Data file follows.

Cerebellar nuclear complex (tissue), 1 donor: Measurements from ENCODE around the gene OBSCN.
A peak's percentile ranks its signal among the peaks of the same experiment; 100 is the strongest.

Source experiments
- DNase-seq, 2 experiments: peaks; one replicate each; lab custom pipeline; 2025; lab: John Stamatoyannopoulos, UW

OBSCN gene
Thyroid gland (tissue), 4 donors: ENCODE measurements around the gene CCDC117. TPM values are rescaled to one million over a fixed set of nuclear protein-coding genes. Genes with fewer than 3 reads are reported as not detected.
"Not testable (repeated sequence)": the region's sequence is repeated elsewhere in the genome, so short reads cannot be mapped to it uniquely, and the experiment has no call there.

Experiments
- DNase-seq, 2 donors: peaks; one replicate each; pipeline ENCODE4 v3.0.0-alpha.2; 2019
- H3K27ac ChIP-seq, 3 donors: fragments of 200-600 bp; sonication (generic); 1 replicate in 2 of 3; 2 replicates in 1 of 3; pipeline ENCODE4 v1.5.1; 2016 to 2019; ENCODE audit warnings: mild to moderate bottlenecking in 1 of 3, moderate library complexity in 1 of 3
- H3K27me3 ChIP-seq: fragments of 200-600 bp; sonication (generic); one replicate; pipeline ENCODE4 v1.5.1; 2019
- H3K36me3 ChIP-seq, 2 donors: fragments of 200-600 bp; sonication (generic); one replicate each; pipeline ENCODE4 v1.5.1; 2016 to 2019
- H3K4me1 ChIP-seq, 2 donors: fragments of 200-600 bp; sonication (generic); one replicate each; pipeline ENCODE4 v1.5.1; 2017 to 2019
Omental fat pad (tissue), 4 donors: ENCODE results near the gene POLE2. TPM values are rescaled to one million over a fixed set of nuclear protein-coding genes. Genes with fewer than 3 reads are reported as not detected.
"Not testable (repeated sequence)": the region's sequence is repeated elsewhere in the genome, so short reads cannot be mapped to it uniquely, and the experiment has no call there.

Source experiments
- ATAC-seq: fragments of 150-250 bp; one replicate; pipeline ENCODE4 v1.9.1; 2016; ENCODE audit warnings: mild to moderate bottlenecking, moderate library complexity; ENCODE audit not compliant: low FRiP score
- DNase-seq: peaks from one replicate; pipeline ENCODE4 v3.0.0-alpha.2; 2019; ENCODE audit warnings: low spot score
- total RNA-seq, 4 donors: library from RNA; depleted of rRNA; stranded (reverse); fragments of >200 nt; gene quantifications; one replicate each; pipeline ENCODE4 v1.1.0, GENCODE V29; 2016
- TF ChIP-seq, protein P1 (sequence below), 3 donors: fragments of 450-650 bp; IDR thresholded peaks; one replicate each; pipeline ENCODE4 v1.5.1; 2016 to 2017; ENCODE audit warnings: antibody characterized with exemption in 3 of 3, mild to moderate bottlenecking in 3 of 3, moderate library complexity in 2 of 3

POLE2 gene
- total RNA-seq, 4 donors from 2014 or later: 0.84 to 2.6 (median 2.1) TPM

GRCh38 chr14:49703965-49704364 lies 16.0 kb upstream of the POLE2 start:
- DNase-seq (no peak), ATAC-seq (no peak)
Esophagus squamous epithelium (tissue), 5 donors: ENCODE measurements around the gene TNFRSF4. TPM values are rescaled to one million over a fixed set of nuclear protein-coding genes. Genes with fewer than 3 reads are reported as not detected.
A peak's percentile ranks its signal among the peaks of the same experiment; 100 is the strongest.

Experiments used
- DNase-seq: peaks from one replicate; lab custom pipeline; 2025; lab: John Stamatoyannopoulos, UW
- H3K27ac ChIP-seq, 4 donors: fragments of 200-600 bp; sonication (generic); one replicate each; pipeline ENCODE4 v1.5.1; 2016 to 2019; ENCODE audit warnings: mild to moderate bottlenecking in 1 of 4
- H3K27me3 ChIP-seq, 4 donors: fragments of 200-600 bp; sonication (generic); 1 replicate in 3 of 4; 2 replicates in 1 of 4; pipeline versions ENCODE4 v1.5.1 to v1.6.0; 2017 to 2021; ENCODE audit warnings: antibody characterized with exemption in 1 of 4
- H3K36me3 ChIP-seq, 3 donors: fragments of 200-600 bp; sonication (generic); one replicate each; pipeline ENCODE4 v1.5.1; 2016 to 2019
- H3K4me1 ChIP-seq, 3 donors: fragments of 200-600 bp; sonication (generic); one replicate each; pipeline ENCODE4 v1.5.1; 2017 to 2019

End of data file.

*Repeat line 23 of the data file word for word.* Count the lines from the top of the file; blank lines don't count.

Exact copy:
GRCh38 chr14:49703965-49704364 lies 16.0 kb upstream of the POLE2 start: